Share Name Share Symbol Market Type Share ISIN Share Description
Haike Chemical LSE:HAIK London Ordinary Share KYG423181083 ORD USD0.002 (DI)
  Price Change % Change Share Price Shares Traded Last Trade
  0.00 0.0% 38.00 0.00 00:00:00
Bid Price Offer Price High Price Low Price Open Price
1.00 75.00
Industry Sector Turnover (m) Profit (m) EPS - Basic PE Ratio Market Cap (m)
Oil & Gas Producers 85.10 2.42 0.05 767.0 15
Last Trade Time Trade Type Trade Size Trade Price Currency
- O 0 38.00 GBX

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Date Time Title Posts
15/3/201812:42Haik, Fast growing Chinese Stock, forward pe 5 (perhaps lower)....10,685
13/4/201610:17HAIKE - Chinese Petro-Chemicals1,469
08/5/201215:46HaiKe Chemical - Strategic pursuit of margin-
04/1/201210:07Haike - Recent Developments14
28/11/201115:46HaiKe Chemical Group Limited120

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Haike Chemical (HAIK) Top Chat Posts

galeforce1: It's great to see that HAIK is treating its shareholders so fairly here. They have decided to de-list from AIM, which they can do on a 75% vote, but they are providing an exit facility at a fair price. This is exactly what did NOT happen with Fusionex in May last year. That AIM-listed Malaysian tech company announced an intention to de-list but provided no exit facility. The ensuing stampede to sell at a 70% loss was deliberately provoked. The AIM rules need to be modified so that companies are obliged to behave as HAIK has done here.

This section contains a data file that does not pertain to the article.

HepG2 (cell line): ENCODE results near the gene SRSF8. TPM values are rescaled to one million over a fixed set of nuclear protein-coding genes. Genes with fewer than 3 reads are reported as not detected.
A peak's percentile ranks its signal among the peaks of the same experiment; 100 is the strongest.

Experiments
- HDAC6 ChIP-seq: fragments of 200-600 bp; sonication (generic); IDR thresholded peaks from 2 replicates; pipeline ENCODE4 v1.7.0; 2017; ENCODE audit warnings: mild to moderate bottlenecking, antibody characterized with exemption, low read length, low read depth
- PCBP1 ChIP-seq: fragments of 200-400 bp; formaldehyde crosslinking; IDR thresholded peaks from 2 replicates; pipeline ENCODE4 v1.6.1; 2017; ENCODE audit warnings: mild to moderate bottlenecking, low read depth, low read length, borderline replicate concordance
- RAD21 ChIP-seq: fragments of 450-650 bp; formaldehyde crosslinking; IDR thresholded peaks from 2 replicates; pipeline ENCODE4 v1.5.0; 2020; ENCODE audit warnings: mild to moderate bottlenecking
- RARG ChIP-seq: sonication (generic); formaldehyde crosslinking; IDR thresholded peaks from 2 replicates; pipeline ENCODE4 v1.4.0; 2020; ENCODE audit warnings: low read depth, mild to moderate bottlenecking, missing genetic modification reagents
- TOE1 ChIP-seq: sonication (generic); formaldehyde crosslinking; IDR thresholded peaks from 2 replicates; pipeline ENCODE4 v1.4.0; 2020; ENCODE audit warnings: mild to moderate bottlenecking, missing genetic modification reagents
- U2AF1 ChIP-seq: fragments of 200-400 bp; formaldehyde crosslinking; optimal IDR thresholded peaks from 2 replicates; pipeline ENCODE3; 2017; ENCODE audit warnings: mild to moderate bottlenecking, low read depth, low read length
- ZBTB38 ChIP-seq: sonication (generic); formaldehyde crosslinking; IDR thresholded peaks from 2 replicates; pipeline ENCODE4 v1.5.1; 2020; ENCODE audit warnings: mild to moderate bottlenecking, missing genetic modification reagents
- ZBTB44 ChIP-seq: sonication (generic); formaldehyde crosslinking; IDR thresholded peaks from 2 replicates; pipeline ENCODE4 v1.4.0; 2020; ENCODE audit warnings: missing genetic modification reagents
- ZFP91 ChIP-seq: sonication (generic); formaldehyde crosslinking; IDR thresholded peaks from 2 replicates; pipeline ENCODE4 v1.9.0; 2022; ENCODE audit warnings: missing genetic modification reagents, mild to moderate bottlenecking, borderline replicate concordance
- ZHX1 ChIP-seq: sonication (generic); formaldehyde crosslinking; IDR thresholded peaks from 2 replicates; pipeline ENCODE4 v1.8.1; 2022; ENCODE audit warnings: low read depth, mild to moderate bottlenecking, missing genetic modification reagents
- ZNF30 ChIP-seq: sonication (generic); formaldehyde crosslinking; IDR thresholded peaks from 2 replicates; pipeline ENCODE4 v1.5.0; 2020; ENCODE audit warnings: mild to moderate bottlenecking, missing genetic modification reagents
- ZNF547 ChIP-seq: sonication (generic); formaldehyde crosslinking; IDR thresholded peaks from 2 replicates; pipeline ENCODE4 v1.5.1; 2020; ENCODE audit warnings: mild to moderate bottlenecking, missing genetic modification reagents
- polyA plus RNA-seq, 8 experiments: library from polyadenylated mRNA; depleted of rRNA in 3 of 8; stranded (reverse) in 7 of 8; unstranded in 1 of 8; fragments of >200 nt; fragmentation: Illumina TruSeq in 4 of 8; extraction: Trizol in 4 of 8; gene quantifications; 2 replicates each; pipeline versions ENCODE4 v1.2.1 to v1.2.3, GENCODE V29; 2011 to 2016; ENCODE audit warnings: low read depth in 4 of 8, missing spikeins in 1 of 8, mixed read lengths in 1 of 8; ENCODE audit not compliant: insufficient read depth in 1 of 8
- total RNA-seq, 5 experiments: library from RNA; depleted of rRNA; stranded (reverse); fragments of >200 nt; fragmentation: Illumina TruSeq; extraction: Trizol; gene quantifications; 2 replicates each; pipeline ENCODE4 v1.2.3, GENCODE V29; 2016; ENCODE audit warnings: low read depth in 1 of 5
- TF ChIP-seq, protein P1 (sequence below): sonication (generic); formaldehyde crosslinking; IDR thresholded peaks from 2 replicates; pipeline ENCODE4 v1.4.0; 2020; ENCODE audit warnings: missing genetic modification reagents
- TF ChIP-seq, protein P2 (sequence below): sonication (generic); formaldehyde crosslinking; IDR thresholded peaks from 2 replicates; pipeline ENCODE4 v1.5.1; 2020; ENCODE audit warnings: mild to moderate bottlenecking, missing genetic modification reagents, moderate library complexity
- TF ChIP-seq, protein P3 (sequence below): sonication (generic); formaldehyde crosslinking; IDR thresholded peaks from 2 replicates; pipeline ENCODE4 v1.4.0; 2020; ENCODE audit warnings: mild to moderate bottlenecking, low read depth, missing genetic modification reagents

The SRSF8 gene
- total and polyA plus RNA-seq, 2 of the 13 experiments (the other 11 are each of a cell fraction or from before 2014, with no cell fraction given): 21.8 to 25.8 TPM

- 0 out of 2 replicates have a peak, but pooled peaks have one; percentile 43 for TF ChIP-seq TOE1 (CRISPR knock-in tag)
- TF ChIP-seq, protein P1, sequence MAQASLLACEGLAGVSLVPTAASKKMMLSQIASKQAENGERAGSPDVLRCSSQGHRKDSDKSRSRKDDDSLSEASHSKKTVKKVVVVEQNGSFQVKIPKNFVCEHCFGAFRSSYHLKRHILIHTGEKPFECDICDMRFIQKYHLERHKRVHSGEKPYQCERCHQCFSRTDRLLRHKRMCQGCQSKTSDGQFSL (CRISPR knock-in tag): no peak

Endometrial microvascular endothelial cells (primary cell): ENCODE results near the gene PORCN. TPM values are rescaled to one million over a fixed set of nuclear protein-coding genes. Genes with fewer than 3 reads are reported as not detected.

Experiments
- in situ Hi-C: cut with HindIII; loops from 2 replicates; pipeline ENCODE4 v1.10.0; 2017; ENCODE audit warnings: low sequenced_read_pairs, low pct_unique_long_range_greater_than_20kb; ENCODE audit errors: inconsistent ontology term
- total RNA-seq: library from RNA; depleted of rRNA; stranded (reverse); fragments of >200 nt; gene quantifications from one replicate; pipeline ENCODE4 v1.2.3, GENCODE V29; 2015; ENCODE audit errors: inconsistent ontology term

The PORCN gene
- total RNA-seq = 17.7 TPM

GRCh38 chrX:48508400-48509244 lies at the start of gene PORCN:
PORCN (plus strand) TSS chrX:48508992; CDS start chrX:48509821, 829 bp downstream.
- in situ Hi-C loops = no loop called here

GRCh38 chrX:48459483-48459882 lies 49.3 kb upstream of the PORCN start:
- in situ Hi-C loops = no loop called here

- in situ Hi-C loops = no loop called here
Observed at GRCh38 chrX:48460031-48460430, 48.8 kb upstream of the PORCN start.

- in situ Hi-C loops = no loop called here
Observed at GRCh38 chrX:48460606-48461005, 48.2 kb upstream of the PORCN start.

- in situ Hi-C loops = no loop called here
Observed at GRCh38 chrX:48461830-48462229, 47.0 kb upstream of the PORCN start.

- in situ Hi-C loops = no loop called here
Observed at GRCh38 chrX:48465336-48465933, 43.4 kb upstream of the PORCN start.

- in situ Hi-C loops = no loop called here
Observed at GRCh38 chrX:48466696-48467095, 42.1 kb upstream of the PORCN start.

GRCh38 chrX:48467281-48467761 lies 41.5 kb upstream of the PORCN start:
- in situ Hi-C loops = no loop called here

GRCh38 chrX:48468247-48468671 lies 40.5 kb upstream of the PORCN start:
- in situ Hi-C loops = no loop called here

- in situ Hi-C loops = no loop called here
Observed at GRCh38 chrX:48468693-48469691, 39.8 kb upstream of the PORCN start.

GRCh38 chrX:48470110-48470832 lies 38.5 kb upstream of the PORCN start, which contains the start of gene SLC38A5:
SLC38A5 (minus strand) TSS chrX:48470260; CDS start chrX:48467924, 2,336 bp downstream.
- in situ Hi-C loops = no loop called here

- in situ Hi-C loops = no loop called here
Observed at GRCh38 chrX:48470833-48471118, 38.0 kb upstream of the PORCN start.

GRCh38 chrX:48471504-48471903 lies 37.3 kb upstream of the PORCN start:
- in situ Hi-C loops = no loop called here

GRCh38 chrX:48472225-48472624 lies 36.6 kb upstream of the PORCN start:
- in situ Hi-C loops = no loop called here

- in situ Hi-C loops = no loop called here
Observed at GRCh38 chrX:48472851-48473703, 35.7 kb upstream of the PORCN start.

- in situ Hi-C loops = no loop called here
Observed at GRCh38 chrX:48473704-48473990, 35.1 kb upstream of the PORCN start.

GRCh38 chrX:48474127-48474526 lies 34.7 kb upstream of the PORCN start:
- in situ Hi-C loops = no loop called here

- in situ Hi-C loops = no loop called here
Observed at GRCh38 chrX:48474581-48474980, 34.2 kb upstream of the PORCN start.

dave4545: bye with 30p though which is very acceptable. Could ave easily stiffed shareholders with no offer and then what would the price have done today.
gb904150: I guess what's difficult is the conflict of interest. The MBO team's interest is to pay as little as they can get away with. In that case a low market cap / low share price suits them as a 'current market price' and they can just pay a premium to that. BOD are exploring options....cancellation from AIM and continuing as a private company. In such circumstances, the Company would seek to arrange facilities for shareholders to exit their investment at a small premium to current market levels, although there can be no certainty such facilities can be arranged or at what level. It's not great for the original investors who paid the IPO price of £0.80. It's unlikely they will pay what it's worth - which would be a multiple of the earnings. All they've create dis given uncertainty which investors don't like, that leads to a weak share price which is what we're seeing. But yes, a small premium to today's share price might be something like 25p but the BOD won't have much interest in seeing the share price climb between now and whenever they make their move.